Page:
Because we know that is some patient’s injury or trauma to the skin can trigger new patches of vitiligo, it is important to explain this to your child, making sure however not to prevent your child from leading a normal active life just like other children. In this regard, do not scare your child by suggesting “you can’t do sport anymore because it might spread your vitiligo” Instead allow and encourage your child to be as active as any other child but explain that “sometimes vitiligo can appear in skin that is injured or hurt so we need to be a little more careful. if your riding your skateboard or bike, wear your knee and elbow guards and helmet, and when playing soccer don’t forget your shin pads.”

The worse thing a parent can do for a child is to wrap in them in cotton wool and try to shield them from trauma to the skin or from the eyes of the world, in the hope that this will reduce the risk of vitiligo spreading, prevent social isolation and stop the ever-feared bullying at school. On the contrary, it is important to develop other skills in your child. Whether they become a good swimmer or runner, or are great at Maths or debating, these skills may buffer them against negative eyes and thoughts by allowing them to build a group of supportive protective friends and relationships.

As well as explaining the condition and treatment, if your child’s vitiligo is openly visible (face and hands) and particularly if your child is in later primary or early high school you will need to explain that other children and people may stare, not because they are being rude or deliberately mean, but because they are seeing something different and are trying to work out why? A bit like if we saw a giraffe with a rhinoceros horn we would stare and keep staring wondering why is that so, why is that different? Speaking to your child’s school and teachers to educate them on the condition may be helpful. Your child explaining to their friends why their skin is different is better than just letting people stare and wonder.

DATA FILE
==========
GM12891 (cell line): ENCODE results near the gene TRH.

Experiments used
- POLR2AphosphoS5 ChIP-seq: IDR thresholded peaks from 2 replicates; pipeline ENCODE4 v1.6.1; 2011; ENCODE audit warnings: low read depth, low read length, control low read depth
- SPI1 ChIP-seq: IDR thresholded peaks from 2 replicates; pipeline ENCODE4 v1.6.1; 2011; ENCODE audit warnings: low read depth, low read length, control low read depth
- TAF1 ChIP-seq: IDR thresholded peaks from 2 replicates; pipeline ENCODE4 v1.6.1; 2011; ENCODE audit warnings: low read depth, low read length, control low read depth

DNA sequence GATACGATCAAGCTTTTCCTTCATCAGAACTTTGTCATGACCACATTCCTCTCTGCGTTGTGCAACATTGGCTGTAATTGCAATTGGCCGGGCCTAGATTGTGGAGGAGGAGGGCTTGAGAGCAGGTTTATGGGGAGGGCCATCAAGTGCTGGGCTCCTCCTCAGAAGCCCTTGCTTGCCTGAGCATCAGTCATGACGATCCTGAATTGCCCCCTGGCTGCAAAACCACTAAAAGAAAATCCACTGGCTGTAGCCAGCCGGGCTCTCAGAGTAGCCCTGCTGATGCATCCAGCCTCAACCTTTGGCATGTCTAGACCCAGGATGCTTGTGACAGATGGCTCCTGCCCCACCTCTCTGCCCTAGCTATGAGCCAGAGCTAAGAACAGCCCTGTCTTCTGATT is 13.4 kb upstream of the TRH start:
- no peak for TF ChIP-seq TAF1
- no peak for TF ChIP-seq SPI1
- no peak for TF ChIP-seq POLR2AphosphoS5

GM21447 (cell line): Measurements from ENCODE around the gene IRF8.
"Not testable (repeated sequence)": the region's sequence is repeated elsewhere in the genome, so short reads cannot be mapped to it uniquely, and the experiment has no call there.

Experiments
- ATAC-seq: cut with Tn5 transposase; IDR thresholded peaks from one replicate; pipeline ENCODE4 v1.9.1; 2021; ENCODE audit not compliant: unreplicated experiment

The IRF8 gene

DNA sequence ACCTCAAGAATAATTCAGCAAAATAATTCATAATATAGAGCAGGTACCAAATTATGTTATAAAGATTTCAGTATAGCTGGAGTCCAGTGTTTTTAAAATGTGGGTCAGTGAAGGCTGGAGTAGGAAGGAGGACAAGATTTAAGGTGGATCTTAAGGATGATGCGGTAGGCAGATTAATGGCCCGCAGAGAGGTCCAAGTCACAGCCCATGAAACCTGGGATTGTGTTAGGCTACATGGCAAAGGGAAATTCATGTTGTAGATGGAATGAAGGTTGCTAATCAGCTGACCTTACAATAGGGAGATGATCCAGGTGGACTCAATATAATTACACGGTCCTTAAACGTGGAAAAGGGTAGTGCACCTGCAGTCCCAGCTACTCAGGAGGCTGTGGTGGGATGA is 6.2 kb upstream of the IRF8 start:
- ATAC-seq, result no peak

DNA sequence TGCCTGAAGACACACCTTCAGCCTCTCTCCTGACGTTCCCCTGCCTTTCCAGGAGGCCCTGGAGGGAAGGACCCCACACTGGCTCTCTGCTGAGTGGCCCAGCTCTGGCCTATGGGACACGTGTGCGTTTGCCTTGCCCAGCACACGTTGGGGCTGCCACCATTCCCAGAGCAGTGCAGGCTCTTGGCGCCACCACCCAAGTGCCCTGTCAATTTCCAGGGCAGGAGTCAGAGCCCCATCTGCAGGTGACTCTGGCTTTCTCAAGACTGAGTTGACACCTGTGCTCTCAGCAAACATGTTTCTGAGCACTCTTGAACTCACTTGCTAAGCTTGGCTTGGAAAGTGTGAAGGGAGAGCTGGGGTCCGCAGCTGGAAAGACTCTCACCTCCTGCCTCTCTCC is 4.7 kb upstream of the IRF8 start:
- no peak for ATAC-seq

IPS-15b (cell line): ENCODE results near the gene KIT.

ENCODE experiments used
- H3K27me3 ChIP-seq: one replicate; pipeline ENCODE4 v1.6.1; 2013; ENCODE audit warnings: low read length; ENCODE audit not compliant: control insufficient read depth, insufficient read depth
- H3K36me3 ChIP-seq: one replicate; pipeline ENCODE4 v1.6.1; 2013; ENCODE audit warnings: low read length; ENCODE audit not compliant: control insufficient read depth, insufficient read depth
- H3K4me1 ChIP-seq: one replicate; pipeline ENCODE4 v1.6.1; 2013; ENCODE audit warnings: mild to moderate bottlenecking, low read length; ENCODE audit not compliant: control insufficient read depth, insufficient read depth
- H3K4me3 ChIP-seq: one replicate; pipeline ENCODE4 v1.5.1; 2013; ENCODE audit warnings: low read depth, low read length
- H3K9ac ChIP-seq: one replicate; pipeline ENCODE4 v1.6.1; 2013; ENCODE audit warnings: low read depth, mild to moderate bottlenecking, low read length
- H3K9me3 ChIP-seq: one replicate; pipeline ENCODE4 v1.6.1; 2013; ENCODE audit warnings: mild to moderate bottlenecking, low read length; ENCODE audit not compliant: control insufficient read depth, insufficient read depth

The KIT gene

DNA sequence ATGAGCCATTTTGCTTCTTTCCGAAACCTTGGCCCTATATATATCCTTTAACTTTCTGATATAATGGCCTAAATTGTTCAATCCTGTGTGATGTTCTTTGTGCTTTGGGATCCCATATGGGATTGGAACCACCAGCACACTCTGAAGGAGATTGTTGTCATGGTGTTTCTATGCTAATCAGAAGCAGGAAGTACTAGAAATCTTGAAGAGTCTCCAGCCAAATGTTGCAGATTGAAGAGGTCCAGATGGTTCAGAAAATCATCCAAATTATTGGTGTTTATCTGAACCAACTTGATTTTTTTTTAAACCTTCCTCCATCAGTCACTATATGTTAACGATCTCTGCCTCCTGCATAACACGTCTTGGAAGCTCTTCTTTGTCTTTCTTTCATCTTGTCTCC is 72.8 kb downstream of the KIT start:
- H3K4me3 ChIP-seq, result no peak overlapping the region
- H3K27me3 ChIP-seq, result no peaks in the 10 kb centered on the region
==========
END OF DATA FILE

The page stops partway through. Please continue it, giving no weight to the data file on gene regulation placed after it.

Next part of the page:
In spite of you best efforts, and depending on your child’s personality, age, extent and site of vitiligo, expect them to feel confused, afraid or guilty. Give them hugs and kisses and go about your normal routines to make them feel that nothing has changed except their skin colour. You still love him/her like before and family life is exactly as it was before and that’s what matters the most. Keeping a positive attitude helps every problem in life be it financial, relationship or health related so positive mental health can only help vitiligo.

Don’t let vitiligo dominate you and your child’s life. Push vitiligo aside, not life. Think of life as a 1000-piece puzzle with vitiligo being only one piece, the other 999 pieces must be appreciated. Remember, what happens to us may not be completely in our control, but how we handle it is entirely up to us!


Dr Phillip Artemi
The Vitiligo Centre Australia
January 2019